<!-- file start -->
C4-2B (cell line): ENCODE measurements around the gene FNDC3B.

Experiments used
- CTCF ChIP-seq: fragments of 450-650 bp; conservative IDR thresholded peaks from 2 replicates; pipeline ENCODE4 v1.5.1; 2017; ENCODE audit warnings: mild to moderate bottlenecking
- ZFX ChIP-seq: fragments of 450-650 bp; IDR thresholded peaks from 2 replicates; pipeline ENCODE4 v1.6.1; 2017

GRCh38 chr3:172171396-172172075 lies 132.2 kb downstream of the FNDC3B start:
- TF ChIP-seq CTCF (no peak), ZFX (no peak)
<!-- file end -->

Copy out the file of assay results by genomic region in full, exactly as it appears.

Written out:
C4-2B (cell line): ENCODE measurements around the gene FNDC3B.

Experiments used
- CTCF ChIP-seq: fragments of 450-650 bp; conservative IDR thresholded peaks from 2 replicates; pipeline ENCODE4 v1.5.1; 2017; ENCODE audit warnings: mild to moderate bottlenecking
- ZFX ChIP-seq: fragments of 450-650 bp; IDR thresholded peaks from 2 replicates; pipeline ENCODE4 v1.6.1; 2017

GRCh38 chr3:172171396-172172075 lies 132.2 kb downstream of the FNDC3B start:
- TF ChIP-seq CTCF (no peak), ZFX (no peak)